There has been a pretty vigorous response to an oped I, together with 10 of my Emory colleagues, placed in the Emory paper, The Wheel. I have done a number of interviews including with WABE, Atlanta's NPR station, and the AP.
In both cases -- and in yesterday's interview with the Atlanta Journal Constitution -- the question that most animates reporters is "What do we want? Is there something which could be done to rectify the situation?"
In fact there is. Jimmy Carter could come to recognize and the Emory administration could help him to understand that his persistent refusal to face his critics leaves a major cloud hanging over his legacy. This is not the behavior of someone who thinks that he has done the right thing and who stands behind his claims.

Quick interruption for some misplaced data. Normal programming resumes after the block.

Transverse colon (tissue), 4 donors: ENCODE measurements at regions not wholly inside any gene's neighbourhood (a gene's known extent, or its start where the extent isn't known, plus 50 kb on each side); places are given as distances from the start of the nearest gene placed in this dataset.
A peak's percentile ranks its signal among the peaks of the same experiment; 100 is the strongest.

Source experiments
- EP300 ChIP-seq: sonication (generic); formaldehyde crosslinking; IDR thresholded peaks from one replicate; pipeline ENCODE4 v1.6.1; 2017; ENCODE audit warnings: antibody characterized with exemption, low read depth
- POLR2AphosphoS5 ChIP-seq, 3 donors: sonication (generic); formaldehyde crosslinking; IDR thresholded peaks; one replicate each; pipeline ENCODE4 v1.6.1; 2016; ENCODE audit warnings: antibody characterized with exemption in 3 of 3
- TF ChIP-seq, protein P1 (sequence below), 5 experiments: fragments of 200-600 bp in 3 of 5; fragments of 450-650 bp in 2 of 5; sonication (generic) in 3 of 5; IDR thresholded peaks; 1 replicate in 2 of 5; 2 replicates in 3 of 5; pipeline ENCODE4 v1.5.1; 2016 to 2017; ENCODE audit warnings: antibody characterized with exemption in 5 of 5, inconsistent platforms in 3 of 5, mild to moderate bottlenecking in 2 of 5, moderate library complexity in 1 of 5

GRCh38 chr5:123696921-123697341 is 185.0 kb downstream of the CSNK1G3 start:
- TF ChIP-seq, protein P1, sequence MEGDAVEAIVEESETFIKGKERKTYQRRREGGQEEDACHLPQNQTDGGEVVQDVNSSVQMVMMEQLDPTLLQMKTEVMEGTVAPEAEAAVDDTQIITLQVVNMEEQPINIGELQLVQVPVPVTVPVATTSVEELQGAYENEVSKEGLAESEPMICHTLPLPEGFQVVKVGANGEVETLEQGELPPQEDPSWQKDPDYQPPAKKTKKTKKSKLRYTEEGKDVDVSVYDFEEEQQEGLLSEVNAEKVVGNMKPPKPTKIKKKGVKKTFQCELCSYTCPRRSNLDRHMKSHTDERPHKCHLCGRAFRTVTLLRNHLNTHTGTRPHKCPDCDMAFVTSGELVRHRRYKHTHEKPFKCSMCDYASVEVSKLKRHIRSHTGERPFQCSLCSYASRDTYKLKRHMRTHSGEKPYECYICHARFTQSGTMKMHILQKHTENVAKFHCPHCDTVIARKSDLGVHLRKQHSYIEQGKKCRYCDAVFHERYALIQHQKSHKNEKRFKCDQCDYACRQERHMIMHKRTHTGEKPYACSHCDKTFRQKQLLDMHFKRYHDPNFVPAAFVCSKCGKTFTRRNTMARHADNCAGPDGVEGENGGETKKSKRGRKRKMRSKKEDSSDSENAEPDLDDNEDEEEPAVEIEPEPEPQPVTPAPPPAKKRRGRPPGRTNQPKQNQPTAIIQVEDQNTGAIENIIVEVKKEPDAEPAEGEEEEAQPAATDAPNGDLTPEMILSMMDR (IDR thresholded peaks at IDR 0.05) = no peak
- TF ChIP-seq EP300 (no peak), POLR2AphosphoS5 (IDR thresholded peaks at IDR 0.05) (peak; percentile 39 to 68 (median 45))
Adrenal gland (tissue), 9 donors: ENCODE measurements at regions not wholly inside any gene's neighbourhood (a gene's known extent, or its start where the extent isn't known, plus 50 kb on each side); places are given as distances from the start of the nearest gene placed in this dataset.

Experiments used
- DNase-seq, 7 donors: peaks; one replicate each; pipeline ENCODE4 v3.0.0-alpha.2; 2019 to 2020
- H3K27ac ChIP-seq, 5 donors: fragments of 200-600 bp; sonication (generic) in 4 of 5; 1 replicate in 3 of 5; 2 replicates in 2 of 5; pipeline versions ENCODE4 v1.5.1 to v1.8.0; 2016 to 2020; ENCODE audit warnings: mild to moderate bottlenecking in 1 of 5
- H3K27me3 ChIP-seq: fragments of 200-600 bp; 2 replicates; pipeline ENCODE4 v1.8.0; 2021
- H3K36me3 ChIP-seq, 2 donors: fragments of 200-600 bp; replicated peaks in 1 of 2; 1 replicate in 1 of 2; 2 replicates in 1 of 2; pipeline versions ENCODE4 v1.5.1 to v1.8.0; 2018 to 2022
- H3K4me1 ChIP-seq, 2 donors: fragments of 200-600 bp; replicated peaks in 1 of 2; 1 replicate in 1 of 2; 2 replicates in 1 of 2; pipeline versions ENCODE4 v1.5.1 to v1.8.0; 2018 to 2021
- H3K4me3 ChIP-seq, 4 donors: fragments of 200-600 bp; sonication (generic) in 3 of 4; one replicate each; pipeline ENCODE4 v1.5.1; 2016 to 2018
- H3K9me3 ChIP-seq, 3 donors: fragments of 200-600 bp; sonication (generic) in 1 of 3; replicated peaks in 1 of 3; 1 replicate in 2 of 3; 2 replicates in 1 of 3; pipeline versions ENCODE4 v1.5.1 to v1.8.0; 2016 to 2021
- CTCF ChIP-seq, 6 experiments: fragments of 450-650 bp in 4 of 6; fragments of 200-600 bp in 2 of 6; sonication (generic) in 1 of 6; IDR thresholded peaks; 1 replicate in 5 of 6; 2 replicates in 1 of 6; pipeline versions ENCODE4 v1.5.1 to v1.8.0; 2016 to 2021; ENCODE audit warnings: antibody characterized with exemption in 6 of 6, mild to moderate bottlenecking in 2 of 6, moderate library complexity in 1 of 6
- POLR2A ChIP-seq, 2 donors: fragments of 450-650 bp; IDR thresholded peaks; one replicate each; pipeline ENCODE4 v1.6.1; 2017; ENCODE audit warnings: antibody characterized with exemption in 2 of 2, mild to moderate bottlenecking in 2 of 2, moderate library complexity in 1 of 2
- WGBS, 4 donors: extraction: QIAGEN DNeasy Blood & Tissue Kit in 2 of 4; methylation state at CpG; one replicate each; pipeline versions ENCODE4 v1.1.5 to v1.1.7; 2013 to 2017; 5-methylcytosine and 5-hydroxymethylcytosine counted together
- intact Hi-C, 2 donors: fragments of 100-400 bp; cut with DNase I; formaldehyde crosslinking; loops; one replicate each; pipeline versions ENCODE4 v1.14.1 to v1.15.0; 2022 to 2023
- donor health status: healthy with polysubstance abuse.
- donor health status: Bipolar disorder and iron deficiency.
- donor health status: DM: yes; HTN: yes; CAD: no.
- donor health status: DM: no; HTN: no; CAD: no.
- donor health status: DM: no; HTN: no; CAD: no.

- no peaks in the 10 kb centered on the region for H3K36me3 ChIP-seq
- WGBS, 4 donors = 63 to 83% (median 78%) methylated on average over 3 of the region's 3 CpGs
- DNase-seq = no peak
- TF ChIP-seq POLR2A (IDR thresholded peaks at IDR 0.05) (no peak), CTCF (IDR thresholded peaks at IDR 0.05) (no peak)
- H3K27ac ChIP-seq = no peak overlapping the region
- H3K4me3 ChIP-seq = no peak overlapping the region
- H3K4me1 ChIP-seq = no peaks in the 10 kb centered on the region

He insisted on speaking at Emory. He pushed the administration to make the necessary arrangements for him to appear alone.
He should know, and -- if he does not know -- he should be told that this is not the way universities operate. I acknowledge that we often have speakers from only one side. But they are not former presidents, their books have not been the objects of such criticism, and their objective in writing them has not been, as it is for Carter, to promote discussion and dialogue.
Jimmy Carter can't have it both ways: to claim to be the great mediator and to fail to face his critics.
We stress open engagement, debate, and exchange of views, particularly when one side has been subjected to such withering criticism.